Today: May 22, 2024

delgado-mcintyre brings leadership

Edward Rudman Sports Writer

On the field, cornerback Kwadir Delgado-Mcintyre is a leader, a role he says he has lived up to.

Delgado-Mcintyre said as a child, his first love was baseball, but as he got older he could not resist football’s calling.

“When I moved in from Kentucky, I was only playing baseball at the time,” said Delgado-Mcintyre. “I moved to Connecticut and my dad signed me up for football and that’s how it all got started.”

He started playing football at about the age of eight and has progressed to becoming a major piece of the football program.

Now a senior, Delgado-Mcintyre has suited up and played 27 times, recording a career total of 47 tackles and three interceptions, according to the SCSU Athletics website.

Delgado-Mcintyre grew up in Hamden, Conn. He said this makes him proud to play for a local university that he feels he has a strong connection with.

“I love playing here because I’m close to everyone I know and I know everybody can come see the games if they want, and it keeps everyone in tune since I’m so close to home,” said Delgado-Mcintyre.

When it comes to what it means to have someone like Delgado-Mcintyre be a part of the program, Head Coach Tom Godek spoke highly of him.

“As a coach and as a man, I have grown by this guy coming into our program,” said Godek. “Eight semesters and he’s made Dean’s List five times, Bachelor’s in marketing, has his degree, and is now attending graduate school and taking a heavier course load. He works two jobs too, it’s pretty impressive.”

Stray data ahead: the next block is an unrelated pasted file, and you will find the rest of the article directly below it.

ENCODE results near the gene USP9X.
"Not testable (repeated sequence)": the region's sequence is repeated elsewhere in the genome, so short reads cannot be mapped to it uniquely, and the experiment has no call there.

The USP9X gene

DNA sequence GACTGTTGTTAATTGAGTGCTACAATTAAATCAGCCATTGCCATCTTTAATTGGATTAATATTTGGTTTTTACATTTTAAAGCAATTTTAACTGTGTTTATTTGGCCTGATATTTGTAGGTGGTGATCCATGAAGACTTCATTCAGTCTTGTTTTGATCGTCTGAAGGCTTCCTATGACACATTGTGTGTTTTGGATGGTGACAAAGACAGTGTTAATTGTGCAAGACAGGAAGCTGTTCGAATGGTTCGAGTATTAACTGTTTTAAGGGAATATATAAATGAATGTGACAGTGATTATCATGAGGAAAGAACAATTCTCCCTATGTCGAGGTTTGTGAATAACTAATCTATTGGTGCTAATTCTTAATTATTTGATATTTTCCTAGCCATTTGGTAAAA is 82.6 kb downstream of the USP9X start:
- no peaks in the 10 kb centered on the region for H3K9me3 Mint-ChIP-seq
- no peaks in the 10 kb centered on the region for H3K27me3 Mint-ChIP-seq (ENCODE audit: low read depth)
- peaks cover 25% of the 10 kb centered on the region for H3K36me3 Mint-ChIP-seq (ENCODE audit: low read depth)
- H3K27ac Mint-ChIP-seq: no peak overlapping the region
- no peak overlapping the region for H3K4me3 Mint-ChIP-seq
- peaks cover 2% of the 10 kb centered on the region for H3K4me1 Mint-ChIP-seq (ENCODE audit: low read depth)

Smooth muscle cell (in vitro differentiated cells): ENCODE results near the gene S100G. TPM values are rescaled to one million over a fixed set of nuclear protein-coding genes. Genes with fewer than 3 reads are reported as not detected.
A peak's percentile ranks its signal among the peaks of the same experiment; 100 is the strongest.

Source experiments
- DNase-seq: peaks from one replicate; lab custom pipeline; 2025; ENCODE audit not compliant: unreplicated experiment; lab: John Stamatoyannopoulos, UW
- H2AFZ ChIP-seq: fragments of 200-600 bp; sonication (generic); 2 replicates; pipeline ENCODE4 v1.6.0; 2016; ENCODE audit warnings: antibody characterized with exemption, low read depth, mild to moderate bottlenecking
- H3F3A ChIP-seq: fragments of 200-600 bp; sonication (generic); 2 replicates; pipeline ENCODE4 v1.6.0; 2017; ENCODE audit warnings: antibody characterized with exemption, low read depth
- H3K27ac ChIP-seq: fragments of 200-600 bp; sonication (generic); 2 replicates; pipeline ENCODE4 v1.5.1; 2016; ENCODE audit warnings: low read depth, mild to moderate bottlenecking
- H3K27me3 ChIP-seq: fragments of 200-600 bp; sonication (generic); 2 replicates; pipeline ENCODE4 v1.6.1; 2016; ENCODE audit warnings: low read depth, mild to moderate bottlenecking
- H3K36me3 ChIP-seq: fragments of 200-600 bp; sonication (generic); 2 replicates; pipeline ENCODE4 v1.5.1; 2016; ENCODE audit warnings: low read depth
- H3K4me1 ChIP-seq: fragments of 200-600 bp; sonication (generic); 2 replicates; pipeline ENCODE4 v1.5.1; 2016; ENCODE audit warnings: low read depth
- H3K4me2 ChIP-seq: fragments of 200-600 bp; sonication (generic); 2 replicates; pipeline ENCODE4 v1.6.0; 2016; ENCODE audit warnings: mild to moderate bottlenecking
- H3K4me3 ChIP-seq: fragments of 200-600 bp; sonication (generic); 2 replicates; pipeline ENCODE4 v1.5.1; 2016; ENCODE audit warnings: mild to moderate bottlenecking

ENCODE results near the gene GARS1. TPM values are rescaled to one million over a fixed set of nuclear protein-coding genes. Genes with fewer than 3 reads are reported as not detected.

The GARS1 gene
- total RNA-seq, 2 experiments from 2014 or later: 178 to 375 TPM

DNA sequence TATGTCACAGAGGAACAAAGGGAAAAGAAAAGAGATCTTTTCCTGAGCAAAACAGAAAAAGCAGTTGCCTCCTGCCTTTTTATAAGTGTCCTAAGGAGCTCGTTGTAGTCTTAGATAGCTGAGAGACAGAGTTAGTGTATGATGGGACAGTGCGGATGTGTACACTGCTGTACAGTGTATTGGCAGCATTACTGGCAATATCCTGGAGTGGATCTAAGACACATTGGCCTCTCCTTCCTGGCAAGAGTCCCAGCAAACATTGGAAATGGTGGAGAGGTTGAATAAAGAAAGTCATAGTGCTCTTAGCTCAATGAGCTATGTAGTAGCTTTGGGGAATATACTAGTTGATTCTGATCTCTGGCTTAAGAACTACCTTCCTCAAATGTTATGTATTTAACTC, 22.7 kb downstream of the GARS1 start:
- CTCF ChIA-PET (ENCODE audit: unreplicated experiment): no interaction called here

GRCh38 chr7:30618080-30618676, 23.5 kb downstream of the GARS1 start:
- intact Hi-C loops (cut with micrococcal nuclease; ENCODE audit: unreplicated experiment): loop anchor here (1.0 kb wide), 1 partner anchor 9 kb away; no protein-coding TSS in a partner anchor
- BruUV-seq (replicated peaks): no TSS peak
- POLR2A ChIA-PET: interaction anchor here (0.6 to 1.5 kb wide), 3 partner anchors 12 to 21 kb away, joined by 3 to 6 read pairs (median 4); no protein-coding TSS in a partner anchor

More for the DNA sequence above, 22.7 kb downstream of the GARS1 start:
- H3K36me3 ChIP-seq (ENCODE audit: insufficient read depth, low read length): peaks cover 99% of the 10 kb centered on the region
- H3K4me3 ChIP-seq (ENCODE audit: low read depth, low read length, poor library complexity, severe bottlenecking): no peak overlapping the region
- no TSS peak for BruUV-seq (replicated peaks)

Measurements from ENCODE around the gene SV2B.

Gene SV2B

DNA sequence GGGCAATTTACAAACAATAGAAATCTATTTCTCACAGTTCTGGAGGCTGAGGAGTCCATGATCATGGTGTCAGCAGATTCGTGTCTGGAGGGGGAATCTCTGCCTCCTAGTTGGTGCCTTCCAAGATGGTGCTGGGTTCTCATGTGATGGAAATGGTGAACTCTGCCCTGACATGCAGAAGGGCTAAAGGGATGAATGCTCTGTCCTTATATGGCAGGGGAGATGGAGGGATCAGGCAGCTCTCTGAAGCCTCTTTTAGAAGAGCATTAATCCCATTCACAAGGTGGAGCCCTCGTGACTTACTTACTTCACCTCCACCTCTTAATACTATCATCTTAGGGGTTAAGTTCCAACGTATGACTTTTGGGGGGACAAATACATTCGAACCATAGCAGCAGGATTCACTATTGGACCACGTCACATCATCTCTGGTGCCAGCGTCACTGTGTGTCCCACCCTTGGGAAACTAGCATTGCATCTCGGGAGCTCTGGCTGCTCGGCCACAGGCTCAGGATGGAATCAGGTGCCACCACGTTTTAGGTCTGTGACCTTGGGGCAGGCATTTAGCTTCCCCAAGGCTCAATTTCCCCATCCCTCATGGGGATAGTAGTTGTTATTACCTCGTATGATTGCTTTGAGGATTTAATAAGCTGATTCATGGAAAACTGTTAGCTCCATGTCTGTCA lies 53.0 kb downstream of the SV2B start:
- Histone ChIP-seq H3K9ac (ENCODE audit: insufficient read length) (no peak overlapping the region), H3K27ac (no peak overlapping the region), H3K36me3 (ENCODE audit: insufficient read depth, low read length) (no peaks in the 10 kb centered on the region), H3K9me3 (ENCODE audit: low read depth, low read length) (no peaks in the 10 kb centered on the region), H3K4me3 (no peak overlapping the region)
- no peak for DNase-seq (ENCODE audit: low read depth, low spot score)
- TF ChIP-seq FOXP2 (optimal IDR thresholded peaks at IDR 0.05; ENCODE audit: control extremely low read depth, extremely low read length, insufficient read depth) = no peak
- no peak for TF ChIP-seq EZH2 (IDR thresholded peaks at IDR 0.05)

Not only is Delgado-Mcintyre the definition of a student-athlete, but he has also cemented his presence of being a part of the campus community by having an on-campus job during the week.

He works in the Wintergreen building and can be seen interacting with other students regularly, according to Godek, who feels the role brings more to the university than people may realize.

Delgado-Mcintyre caught Godek’s attention as a recruit after Southern alumnus and former football player Tom Dyer told Godek about him. Godek said he could immediately tell that it was a player he wanted to recruit for his program.

“One thing he has is common sense. That’s something that I think we’re searching for a little bit out there in society today. For a young man to have that and to know that it’s more than just himself involved and that people are relying on him, it’s just so impressive,” said Godek.

As Delgado-Mcintyre prepares for his life after he graduates from Southern and his football career, he reflected on his time at the university so far and how he would like to be remembered.

“I want to be remembered as someone who could do it all, you know what I’m saying, not just for stuff on the field,” said Delgado-Mcintyre. “In terms of how I work outside of football with two jobs and my love for my family. I just want to be remembered as someone who made it an emphasis to work harder than everybody and someone who worked for what they have, nothing was given.”

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